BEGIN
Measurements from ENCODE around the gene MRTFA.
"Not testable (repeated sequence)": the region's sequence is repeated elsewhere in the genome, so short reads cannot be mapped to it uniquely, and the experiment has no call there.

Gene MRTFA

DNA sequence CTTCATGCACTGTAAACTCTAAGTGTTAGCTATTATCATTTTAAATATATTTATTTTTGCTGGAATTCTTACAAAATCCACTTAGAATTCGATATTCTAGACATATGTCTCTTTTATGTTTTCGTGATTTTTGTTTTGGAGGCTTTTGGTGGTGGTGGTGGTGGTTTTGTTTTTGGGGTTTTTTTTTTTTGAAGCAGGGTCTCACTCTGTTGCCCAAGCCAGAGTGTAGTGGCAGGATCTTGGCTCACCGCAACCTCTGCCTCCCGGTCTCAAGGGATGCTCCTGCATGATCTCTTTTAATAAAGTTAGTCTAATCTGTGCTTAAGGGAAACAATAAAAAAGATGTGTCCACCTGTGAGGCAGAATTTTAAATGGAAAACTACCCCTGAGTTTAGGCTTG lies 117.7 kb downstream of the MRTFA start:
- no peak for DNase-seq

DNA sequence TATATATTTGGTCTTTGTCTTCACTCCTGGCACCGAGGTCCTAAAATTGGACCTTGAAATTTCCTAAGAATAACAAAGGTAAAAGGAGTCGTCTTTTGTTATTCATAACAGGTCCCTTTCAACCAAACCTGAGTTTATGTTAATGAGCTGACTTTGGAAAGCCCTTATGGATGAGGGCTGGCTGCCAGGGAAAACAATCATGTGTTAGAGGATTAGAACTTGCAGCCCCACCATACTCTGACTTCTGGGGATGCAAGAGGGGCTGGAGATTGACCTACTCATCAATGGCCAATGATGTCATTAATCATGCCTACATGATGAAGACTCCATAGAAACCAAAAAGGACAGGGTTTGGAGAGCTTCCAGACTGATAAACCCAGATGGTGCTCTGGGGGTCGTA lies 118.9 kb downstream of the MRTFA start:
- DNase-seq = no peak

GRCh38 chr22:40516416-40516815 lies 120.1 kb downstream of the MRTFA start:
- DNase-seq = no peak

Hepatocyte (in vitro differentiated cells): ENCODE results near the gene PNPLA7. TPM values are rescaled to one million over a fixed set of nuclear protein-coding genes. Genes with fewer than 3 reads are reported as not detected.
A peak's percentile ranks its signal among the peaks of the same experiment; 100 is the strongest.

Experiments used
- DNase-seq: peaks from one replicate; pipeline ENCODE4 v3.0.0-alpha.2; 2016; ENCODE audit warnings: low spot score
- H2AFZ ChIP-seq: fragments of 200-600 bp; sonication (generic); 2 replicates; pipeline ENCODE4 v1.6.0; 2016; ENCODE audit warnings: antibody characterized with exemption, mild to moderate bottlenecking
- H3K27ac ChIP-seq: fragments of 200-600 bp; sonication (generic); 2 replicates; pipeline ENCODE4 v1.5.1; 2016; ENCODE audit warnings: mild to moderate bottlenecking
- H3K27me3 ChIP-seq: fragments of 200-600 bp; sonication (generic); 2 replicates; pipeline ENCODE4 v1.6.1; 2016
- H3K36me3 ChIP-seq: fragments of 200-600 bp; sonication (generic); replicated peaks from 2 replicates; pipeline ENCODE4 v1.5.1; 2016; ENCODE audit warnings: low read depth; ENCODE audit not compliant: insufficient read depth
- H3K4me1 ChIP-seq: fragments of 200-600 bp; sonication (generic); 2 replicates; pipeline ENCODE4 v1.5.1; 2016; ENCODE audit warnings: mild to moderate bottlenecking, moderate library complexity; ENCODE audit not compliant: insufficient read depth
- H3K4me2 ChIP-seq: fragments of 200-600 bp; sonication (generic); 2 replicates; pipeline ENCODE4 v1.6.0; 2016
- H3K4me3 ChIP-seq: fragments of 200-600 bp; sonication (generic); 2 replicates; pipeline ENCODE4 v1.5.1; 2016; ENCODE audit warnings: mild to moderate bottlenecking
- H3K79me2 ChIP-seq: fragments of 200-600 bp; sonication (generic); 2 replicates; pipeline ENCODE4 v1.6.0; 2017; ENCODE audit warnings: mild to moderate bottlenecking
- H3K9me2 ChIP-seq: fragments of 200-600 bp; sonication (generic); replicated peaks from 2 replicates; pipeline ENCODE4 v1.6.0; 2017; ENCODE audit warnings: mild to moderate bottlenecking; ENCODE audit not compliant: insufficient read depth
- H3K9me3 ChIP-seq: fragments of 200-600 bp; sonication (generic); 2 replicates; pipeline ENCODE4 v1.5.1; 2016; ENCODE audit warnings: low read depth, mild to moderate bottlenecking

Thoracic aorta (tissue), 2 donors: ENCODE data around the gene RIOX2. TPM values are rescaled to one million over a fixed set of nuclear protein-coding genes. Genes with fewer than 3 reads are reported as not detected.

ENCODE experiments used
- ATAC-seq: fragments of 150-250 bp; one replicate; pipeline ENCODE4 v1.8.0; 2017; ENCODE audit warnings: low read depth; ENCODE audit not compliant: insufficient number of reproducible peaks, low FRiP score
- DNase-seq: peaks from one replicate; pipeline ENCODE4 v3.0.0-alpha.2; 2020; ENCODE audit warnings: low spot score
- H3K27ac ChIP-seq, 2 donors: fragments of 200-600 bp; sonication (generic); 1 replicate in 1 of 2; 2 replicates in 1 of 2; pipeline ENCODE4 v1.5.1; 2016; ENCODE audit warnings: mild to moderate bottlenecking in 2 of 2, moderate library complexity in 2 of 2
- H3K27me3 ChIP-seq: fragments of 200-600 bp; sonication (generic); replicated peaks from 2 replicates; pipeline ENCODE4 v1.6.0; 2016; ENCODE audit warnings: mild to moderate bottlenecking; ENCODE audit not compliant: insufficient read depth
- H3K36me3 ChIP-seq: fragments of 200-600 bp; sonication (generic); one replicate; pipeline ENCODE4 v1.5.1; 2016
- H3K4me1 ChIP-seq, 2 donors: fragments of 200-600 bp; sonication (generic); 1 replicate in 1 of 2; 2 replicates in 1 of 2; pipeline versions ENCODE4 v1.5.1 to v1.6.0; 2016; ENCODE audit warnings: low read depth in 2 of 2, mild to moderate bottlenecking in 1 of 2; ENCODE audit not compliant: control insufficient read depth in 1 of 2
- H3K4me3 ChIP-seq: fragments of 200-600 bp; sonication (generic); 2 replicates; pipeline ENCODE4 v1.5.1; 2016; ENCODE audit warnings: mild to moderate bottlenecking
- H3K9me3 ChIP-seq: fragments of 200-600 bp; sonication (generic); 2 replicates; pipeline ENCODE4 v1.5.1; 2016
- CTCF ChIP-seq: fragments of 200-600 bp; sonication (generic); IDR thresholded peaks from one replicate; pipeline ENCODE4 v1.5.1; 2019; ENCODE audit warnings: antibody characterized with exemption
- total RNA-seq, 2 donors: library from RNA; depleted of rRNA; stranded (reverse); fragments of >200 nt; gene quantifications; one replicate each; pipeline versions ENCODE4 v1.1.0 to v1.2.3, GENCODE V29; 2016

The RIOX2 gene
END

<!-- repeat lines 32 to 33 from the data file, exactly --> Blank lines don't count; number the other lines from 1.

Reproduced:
- H3K4me3 ChIP-seq: fragments of 200-600 bp; sonication (generic); 2 replicates; pipeline ENCODE4 v1.5.1; 2016; ENCODE audit warnings: mild to moderate bottlenecking
- H3K9me3 ChIP-seq: fragments of 200-600 bp; sonication (generic); 2 replicates; pipeline ENCODE4 v1.5.1; 2016